When I began this blog, it was with the intention of reviewing films, and doing the occasional song list. I had never read a book on cinema, and had no real interest in doing so, either: my perception of the genre, so to say, was a world of sleaze: biographies laying bare lives about which I did not want to know the sordid details.
I am happy to say that, over the years, I’ve been proven wrong. I’ve read several biographies, of film personalities all the way from Balraj Sahni to Fearless Nadia, Mohammad Rafi to Kidar Sharma, Asha Bhonsle to Rajesh Khanna to Nasir Husain—and most have proven entertaining, informative, and definitely non-sleazy. A hat tip is due to biographers like Akshay Manwani, Sidharth Bhatia, Gautam Chintamani, and Jai Arjun Singh.
… and to Anirudha Bhattacharjee and Balaji Vittal, whose biography of RD Burman was the main reason I wanted to read this, their biography of Pancham’s illustrious (and, in my opinion, even greater than his son) father, S D Burman. S D Burman: The Prince Musician (Tranquebar, Westland Publications Private Limited, 2018; 344 pages; ₹799; ISBN 9789387578180) is an exhaustive detailing of the career of S D Burman, beginning from his days as a singer in Calcutta, till his death—while still far from having hung up his boots—in 1975.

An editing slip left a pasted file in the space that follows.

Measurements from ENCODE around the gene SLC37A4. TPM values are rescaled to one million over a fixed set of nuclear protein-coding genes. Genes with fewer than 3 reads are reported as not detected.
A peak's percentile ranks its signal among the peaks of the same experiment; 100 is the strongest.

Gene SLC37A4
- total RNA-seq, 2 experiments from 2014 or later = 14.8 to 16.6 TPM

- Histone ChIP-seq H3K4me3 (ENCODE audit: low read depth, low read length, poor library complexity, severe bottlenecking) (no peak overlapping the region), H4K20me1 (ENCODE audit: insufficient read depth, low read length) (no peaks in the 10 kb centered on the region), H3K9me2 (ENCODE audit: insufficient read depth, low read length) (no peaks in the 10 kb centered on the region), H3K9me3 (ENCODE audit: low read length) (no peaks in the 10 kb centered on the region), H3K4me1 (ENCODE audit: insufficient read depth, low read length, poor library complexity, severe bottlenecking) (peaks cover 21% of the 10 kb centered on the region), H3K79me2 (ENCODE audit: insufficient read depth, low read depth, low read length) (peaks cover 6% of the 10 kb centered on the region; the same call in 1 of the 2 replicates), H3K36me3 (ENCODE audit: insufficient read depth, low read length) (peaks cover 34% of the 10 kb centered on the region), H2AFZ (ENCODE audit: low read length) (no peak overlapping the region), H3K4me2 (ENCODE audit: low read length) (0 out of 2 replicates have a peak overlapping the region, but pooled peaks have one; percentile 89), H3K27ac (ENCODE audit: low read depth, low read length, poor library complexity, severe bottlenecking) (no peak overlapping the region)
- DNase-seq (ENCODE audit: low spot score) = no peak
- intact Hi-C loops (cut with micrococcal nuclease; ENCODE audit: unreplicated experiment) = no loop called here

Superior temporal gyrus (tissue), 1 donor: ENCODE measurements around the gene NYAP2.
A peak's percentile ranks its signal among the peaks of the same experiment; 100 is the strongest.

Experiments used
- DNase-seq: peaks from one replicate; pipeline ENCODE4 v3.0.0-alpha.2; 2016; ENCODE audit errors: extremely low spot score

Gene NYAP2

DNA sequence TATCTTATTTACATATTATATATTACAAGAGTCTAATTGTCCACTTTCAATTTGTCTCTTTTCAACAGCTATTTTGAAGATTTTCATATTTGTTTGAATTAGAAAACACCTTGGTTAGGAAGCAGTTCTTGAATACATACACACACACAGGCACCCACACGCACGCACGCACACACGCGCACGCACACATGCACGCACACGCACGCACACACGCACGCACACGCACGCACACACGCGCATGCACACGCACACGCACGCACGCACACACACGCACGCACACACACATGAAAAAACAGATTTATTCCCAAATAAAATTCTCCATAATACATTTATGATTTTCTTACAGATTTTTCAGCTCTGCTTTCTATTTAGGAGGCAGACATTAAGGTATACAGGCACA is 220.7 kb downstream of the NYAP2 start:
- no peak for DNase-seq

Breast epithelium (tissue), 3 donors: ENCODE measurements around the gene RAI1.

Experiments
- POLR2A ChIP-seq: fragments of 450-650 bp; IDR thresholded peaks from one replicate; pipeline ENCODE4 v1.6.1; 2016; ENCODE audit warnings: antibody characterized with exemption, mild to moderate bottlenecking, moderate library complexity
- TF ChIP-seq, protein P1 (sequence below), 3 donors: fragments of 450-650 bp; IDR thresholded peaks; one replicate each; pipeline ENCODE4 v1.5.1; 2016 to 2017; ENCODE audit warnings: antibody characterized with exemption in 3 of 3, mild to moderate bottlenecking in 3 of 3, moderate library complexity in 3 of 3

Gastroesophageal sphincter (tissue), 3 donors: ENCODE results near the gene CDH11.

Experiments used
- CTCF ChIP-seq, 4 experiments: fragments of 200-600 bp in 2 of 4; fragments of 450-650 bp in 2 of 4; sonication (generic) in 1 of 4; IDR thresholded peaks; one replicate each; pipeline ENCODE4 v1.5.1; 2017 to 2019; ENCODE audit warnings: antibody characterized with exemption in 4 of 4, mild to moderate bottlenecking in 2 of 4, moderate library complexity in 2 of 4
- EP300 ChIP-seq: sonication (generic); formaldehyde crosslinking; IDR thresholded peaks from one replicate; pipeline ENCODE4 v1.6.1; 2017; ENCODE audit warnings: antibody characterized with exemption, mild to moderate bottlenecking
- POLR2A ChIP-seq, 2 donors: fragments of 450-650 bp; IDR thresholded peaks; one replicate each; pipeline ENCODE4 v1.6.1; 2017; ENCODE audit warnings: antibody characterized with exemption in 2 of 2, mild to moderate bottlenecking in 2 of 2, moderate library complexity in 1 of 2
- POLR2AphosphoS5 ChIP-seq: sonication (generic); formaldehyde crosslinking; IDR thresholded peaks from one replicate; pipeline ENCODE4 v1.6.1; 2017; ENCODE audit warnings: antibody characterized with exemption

Bhattacharjee and Vittal begin by tracing Burman’s antecedents. How his family (the royal family of Tripura) traced its lineage centuries back in Burma, how their domain changed, and how the family itself was split by schisms. From Comilla (in present day Bangladesh), they trace Burman’s passage to Calcutta, where he was sent to study, and where his long-standing love for music, birthed and nurtured by the many rural singers and minstrels he grew up amidst, finally became his career of choice.
The authors divide the book into four distinct sections, each named for the name by which Shachindra Kumar was known at different phases of his life (and appropriately enough; each phase is a different one).